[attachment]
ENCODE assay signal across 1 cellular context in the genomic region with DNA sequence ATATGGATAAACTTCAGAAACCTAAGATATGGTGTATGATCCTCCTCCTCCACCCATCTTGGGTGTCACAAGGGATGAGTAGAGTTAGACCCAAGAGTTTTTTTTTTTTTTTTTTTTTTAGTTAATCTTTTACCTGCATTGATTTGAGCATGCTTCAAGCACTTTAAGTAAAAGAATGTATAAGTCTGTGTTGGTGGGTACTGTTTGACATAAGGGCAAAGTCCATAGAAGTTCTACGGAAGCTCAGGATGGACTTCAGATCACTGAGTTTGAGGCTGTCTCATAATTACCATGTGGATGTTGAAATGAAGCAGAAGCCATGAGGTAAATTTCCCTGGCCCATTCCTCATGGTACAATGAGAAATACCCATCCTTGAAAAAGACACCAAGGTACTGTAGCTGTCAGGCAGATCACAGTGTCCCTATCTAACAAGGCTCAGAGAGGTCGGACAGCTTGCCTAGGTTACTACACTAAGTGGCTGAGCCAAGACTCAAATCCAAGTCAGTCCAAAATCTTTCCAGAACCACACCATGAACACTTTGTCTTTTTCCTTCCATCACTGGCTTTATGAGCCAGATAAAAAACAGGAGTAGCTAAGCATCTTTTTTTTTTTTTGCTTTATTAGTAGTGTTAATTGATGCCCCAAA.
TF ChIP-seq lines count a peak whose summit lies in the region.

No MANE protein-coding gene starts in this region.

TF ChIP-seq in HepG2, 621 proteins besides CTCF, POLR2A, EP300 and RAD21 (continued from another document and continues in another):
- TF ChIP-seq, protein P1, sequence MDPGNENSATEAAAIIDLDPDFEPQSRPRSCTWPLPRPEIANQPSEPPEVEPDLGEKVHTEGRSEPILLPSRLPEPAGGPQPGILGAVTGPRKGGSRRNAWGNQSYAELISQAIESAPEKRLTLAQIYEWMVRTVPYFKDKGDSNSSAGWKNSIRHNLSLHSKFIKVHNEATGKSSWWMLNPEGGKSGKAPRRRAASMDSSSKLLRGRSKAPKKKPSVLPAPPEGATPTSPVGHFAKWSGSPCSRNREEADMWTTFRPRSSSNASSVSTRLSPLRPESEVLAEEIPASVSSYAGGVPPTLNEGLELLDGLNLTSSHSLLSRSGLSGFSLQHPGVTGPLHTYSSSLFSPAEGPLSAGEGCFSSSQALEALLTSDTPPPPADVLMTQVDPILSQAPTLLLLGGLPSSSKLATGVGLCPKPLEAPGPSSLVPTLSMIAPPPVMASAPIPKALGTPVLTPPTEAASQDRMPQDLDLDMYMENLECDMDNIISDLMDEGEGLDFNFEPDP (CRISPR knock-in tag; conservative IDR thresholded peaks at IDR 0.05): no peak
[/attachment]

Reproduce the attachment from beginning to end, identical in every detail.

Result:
ENCODE assay signal across 1 cellular context in the genomic region with DNA sequence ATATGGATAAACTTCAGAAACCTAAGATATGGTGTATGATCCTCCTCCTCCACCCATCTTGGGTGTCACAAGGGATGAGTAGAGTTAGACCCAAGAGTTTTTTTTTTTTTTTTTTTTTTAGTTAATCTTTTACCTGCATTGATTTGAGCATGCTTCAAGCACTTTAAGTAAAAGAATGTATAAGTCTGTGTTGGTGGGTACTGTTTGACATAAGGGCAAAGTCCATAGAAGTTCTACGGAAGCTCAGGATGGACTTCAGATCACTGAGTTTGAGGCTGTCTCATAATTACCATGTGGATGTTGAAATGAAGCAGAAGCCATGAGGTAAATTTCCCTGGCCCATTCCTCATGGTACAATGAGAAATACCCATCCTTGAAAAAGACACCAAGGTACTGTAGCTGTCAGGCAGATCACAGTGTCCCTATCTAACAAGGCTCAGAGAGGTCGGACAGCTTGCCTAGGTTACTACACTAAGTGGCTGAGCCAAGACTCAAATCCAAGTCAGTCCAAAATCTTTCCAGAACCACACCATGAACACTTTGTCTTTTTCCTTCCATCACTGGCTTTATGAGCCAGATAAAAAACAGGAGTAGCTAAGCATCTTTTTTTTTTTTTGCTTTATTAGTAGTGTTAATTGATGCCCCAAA.
TF ChIP-seq lines count a peak whose summit lies in the region.

No MANE protein-coding gene starts in this region.

TF ChIP-seq in HepG2, 621 proteins besides CTCF, POLR2A, EP300 and RAD21 (continued from another document and continues in another):
- TF ChIP-seq, protein P1, sequence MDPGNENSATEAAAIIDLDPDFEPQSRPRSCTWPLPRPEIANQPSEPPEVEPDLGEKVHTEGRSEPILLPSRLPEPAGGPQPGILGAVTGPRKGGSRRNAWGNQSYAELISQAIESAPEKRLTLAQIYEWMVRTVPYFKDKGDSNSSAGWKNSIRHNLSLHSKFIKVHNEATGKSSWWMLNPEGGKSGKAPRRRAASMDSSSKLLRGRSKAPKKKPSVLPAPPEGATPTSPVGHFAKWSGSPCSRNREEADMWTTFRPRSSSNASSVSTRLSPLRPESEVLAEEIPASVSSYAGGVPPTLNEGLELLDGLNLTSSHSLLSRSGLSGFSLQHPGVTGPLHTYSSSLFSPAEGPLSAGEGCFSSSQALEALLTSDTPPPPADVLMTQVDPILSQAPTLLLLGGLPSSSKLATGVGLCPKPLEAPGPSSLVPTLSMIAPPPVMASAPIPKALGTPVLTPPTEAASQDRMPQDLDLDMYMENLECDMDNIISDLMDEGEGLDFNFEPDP (CRISPR knock-in tag; conservative IDR thresholded peaks at IDR 0.05): no peak